Trump supporters displaying QAnon posters at a 2018 rally in Florida. Photo: Thomas O'Neill/NurPhoto via Getty Images

Jo Rae Perkins, who says she believes in the QAnon conspiracy theory, beat out three other candidates to win Oregon's Republican Senate primary on Tuesday.

Why it matters: The victory illustrates how a once-fringe conspiracy theory that sprung up on niche message boards like 8chan has become more mainstream in certain far-right circles.

  • "Q" is an anonymous internet user who claims to be a top government official with security clearance, waging war against the "deep state" in service to President Trump.
  • He drops "bread crumbs," deeply vague hints, for "bakers," the users who rush to decipher them.
  • All of this leads up to "the storm," which is when the QAnon community believes Trump will purge the government of criminals and "deep state" operatives.

What she's saying: "I stand with President Trump. I stand with Q and the team. Thank you Anons, and thank you patriots. And together, we can save our republic," Perkins said in a video posted on Twitter Tuesday.

  • She also used one of QAnon's primary rallying cries, holding up a sticker in the process: "Where we go one, we go all."
  • Perkins' campaign did not immediately respond to a request for comment.

The big picture: Perkins will face off against Democratic Sen. Jeff Merkley in November. Cook Political Report rates the race as "solid Democrat."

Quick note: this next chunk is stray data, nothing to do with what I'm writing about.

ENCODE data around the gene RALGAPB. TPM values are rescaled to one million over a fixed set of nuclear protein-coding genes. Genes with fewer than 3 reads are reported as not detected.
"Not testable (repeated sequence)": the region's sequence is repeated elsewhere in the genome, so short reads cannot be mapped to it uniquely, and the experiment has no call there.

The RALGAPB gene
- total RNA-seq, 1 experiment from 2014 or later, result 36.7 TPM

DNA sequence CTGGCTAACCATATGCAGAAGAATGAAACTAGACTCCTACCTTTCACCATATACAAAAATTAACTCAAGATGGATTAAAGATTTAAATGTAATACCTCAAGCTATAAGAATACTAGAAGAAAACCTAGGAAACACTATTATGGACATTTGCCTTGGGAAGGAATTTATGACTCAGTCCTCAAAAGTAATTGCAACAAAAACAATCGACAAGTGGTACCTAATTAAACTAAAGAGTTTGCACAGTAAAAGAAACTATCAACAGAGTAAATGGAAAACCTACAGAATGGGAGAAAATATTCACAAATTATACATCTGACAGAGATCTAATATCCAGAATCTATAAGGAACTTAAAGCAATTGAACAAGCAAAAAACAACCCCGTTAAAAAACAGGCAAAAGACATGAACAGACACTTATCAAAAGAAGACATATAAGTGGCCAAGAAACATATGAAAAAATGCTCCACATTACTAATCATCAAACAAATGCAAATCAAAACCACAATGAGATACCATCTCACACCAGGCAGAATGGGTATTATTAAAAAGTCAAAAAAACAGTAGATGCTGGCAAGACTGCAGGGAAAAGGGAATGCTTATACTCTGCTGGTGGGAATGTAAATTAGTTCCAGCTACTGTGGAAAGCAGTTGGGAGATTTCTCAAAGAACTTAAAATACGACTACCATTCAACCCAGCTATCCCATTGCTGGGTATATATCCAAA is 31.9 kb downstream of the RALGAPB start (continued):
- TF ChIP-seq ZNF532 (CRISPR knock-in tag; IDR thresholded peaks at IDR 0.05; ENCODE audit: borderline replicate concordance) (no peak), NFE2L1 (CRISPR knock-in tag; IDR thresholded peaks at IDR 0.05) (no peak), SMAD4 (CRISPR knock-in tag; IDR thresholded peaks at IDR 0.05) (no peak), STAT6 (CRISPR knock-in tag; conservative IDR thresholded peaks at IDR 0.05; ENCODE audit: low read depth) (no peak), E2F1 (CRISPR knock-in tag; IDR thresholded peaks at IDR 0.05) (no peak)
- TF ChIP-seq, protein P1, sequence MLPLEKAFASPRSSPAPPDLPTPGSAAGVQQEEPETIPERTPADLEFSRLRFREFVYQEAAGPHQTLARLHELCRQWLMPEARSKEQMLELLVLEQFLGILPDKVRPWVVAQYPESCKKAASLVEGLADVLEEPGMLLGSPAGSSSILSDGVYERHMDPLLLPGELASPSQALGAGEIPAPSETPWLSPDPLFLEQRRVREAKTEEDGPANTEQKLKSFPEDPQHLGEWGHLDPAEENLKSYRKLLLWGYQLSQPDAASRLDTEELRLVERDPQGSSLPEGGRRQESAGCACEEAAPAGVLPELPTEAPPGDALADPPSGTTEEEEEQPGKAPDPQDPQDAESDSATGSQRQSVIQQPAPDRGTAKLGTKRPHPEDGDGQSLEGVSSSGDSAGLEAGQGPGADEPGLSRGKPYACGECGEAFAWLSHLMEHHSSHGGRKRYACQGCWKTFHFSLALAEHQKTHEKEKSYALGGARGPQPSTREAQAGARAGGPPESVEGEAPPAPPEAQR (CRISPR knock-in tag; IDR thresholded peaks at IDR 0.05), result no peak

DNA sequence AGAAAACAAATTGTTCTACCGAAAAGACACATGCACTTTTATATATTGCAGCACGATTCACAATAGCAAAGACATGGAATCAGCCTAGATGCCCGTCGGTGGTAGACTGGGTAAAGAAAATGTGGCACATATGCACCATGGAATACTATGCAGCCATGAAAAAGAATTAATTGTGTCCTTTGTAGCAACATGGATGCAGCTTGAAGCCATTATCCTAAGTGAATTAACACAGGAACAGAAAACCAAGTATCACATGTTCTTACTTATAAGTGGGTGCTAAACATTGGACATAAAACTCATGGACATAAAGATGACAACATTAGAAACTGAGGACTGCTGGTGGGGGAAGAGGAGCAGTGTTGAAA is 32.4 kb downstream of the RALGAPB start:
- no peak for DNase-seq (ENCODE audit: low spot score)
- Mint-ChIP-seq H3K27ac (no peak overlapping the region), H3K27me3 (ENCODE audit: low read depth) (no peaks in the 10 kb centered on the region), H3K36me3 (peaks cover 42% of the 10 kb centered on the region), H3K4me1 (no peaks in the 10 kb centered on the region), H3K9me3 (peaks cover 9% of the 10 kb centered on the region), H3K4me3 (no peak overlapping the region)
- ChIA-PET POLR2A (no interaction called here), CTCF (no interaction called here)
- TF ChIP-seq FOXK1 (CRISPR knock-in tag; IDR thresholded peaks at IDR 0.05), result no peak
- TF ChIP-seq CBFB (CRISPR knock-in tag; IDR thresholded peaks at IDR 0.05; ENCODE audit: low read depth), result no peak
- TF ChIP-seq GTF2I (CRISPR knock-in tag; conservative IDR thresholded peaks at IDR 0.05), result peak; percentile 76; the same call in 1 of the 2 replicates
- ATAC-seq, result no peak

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Conspiracy-backing GOP candidate says she was invited to White House for RNC

Photo via "Unite America First"

Marjorie Taylor Greene, the Republican nominee for Georgia's 14th Congressional District, said in a tweet on Tuesday that President Trump has invited her to the White House to attend his acceptance speech on Thursday evening.

Why it matters: Greene has repeatedly made offensive remarks about Black people, Jews and Muslims in Facebook videos, and she has publicly supported the QAnon movement and other far-right conspiracy theories.

Deadly Hurricane Zeta churns inland after lashing Louisiana

A satellite image of Hurricane Zeta. Photo: National Hurricane Center/NOAA

Hurricane Zeta has killed at least one person after a downed power line electrocuted a 55-year-old in Louisiana as the storm moved into Alabama overnight.

What's happening: After "battering southeastern Louisiana and southern Mississippi," it began lashing Alabama late Wednesday, per the National Hurricane Center.

49 mins ago - World

Taiwan reaches a record 200 days with no local coronavirus cases

Catholics go through containment protocols including body-temperature measurement and hands-sanitisation before entering the Saint Christopher Parish Church, Taipei City, Taiwan, in July. Photo: Ceng Shou Yi/NurPhoto via Getty Images

Taiwan on Thursday marked no locally transmitted coronavirus cases for 200 days, as the island of 23 million people's total number of infections reported stands at 550 and the COVID-19 death toll at seven.

Why it matters: Nowhere else in the world has reached such a milestone. While COVID-19 cases surge across the U.S. and Europe, Taiwan's last locally transmitted case was on April 12. Experts credit tightly regulated travel, early border closure, "rigorous contact tracing, technology-enforced quarantine and universal mask wearing," along with the island state's previous experience with the SARS virus, per Bloomberg.

Go deeper: As Taiwan's profile rises, so does risk of conflict with China